Francesco Scavullo was on the phone when London designer Zandra Rhodes arrived at II Giardino for lunch Monday. Could he photograph Western singer Crystal Gayle in a Zandra dress, he wanted to know. (The answer was "yes".) Zandra was in Washington to plot her upcoming benefit for the Corcoran Gallery of Art in September. Zandra has been in New York for several weeks presenting her new coat designs which may be one of the best things that has happened to the coat business in a long time. In these designs, it's not Zandra Rhodes' typical fantasy, but her inventiveness that prevails. A variety of collars are among the distinctions - double collars, Z-shaped and pleated ones, yet all plain enough to be foils for jewelry. In the showings in New York recently, Zandra showed them with red satin face masks, a reminder of her trip to Peking. "But the masks also make a pretty color accessory," said Zandra, after seeing her designs on the runway.She may have given the coats their most worthy compliment - "They are coats I would really want to wear myself." She's made them for Sabrina Coats to retail from $200 to $300, "and that gives me a chance to reach another market I haven't had the chance to design for before," she said.
Most designers angled motion picture cameras on their models during recent runway shows of fall clothes in New York. Not an ego trip, the films are a sensible and useful record of the showing for those who missed it, those too far back to see it and store personnel who could not attend the show in the first place. Stores would do a service to show the films to customers as well.
So where hangs the hemline? After nearly six weeks of showings in Europe and New York, one thing is very clear - that your eye quickly gets used to a shorter proportion with the new slimmer clothes. Shorter means just below the knee, with a mid-heel shoe, 16 1/2 inches from the floor, 28 1/2 from waist. Many fashion editors were on Seventh Avenue last week with shopping bags of clothes to slip in a trip to the tailor for some shortening work between shows. Others had acomplished the deed before the shows began. In the better coat market, most styles for fall measure 47 to 48 inches from the back of the neck. But before you start attacking coats for a shorter hemline, remember that shortening a coat works only if you plan to shorten skirts as well.
Barry Iroff of Empire Cleaners has a plea for designers receiving accordion pleated skirts (and there are many.) Please make sure pleats are properly heat set, he urges. In a letter from the International Fabricare Institute commenting on the loss of pleats in such a skirt, they advised Iroff that pleat loss was "attributed to the inadequate heat setting of the pleats in the fabric."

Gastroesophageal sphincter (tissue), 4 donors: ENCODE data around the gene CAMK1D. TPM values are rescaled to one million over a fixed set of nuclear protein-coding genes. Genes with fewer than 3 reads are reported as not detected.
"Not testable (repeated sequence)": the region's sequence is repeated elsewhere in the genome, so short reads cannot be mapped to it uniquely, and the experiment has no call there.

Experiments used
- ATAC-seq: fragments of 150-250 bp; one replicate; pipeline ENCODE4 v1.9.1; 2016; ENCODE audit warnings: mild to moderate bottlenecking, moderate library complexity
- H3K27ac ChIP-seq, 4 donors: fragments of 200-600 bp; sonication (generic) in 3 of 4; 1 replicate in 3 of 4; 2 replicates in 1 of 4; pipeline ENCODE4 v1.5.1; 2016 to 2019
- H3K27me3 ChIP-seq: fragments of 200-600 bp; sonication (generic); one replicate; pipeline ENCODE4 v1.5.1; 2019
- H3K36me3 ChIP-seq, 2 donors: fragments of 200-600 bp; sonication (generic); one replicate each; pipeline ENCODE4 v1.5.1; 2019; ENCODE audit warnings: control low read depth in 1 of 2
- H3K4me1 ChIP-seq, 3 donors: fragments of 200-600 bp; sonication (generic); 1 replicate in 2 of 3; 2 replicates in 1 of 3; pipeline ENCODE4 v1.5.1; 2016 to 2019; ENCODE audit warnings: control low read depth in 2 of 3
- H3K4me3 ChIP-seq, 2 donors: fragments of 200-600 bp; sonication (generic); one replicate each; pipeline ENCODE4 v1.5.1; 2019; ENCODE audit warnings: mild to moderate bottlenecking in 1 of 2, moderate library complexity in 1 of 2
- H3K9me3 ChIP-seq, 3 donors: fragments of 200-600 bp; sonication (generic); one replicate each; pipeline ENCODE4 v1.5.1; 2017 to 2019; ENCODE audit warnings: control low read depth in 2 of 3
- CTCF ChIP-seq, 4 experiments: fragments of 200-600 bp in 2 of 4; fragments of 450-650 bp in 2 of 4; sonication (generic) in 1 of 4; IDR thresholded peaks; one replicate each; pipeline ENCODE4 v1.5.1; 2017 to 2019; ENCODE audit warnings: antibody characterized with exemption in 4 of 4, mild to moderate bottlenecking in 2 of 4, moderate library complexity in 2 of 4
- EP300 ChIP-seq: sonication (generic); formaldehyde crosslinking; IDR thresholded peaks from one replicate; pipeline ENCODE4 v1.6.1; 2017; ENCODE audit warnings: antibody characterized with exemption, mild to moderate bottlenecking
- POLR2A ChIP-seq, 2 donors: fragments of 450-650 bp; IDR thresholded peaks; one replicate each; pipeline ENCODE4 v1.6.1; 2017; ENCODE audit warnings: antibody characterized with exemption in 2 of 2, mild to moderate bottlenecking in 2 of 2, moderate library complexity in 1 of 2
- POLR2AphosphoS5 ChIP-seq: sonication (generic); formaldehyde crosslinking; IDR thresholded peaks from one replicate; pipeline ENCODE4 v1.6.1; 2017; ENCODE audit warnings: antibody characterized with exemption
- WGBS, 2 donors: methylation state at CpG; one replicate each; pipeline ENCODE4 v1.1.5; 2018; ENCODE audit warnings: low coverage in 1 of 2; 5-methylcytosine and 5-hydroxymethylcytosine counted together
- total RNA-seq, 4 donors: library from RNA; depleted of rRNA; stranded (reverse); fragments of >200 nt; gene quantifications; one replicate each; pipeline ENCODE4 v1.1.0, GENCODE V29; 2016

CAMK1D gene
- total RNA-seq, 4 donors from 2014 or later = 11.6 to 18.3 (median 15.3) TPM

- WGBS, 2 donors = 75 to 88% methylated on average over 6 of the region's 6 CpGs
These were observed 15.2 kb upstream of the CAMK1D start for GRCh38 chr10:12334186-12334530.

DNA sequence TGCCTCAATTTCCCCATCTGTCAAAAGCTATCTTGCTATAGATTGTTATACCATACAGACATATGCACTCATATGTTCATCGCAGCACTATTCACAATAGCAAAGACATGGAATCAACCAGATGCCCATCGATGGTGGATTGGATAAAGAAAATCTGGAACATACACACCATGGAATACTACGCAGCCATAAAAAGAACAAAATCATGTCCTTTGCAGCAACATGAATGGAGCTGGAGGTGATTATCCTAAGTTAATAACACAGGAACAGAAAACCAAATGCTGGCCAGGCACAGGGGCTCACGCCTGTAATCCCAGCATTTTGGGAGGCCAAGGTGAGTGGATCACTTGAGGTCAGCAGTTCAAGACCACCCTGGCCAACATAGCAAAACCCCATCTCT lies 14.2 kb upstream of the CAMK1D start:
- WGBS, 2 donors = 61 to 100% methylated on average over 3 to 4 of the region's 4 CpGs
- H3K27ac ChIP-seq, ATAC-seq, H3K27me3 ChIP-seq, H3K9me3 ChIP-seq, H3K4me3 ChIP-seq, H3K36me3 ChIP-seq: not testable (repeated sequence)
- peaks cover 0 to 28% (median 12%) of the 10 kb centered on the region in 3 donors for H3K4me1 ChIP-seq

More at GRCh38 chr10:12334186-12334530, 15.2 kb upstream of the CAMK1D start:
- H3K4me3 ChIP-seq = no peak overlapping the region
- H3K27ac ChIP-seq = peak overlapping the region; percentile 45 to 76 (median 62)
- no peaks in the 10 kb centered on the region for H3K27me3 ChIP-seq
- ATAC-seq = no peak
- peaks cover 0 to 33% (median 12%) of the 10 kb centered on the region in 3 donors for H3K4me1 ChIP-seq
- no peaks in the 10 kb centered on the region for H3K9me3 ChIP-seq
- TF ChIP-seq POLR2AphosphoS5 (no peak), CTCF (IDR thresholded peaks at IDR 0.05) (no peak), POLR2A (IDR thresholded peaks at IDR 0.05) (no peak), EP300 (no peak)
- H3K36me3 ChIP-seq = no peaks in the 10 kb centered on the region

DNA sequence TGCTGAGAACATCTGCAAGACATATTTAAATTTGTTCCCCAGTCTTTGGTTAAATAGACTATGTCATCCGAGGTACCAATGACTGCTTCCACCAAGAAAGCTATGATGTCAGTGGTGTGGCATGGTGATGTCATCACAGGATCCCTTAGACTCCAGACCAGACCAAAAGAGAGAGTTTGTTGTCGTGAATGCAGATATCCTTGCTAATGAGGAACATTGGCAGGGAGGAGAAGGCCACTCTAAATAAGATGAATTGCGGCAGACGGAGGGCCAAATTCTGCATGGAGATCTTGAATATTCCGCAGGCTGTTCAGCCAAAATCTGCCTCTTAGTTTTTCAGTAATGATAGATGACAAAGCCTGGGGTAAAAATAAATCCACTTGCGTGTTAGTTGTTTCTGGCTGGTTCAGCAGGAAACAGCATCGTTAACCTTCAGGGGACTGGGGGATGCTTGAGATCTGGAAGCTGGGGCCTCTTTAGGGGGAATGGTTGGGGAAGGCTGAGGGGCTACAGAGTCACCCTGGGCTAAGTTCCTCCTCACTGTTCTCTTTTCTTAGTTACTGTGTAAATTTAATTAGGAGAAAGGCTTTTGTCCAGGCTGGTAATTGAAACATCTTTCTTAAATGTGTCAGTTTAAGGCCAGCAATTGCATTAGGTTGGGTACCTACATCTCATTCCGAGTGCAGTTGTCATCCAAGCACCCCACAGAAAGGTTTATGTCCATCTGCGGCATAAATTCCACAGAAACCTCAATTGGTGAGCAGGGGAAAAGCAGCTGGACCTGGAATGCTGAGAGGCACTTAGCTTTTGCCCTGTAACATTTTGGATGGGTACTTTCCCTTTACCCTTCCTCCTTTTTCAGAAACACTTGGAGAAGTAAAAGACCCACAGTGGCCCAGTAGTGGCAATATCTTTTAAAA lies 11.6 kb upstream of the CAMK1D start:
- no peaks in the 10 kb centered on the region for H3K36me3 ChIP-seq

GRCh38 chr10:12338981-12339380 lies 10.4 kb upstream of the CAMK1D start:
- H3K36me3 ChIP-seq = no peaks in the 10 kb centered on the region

It's theirs alone and no school can have one exactly like it since the T-shirt being given to Cardozo High School seniors on class night next Tuesday will have all the class members names on it. It is bound to become a big favorite at Cardozo to wear with designer jeans, currently the pet fashion, with high heels, for senior girls.
Bella Lynda. Lynda Bird Robb is wearing a new hat in more ways than one. She's taken over Bella Abzug's chair of the President's Advisory Committee for Women. Like her predecessor who always wears hats, Robb showed up for the reception in her own honor at the Vice President's house wearing a flower decorated shiny straw.
Fashion designers have been watching their television sets, particularly "Lillie Langtry." The high neckline, puffed sleeve, tiny waist styles at Oscar de la Renta and Harriet Winter were two good examples. De la Renta exaggerated the look using a red haired model with upswept hairdo that was a Francesca Annis look-alike.
Remember the big fur muff? The last time they were out in force was from about 1910 to WW I, when fitted suits were the mode of the day. So it's no surprise with the return of the fitted suit and coat that the muff is back, thanks to Calvin Klein and Bill Blass. (Klein showed a head-embroidered suede muff which you can bet they never saw back then.)
The only mystery is what you do with one. If the muff is meant to keep your hands warm it curtails walking with a comfortable stride as both arms cannot move freely at the side. If it is meant to carry things, don't count on it carrying much. And don't plan on carrying much else with it. We don't expect to see many in Washington. (Let's hope no menswear designer remembers that men carried muffs in the 17th to 19th centuries.)
Chadoors on Seventh Avenue? We knew it would happen one day soon and it did last week. Scott Barrie used head and body covering veils to conceal his bright colored spring outfits later revealed on the runway. Mary McFadden, whose show was delayed more than a half an hour while she made a last minute change in hairstyles, also used long chiffon scarves which gave the effect of veils.
A worthy distinction to learn for fall - the difference between sequins and bugle heads. For the glitz blitz on Seventh Aveune, both types of beading was used. The important distinction, bugle beads with tubular glass beads and usually hand appliqued and more expensive. Sequins are flat plastic and metal disks attached like buttons. Sometimes the fabric is bought already sequinned and the garment simply cut from the fabric; sequins, however, also can be hand embroidered into specific patterns. Among those opting for bugle beads in New York collections for fall: Calvin Klein, John Anthony, Ralph Lauren. In the sequins camp: Oscar de la Renta, Halston, Kasper and many others.
It's not only silks and satins that are getting guissied up - but suede too. Calvin Klein studs his suede too.Calvin Klein studs his suede with bronze, for a subtle but dressier look.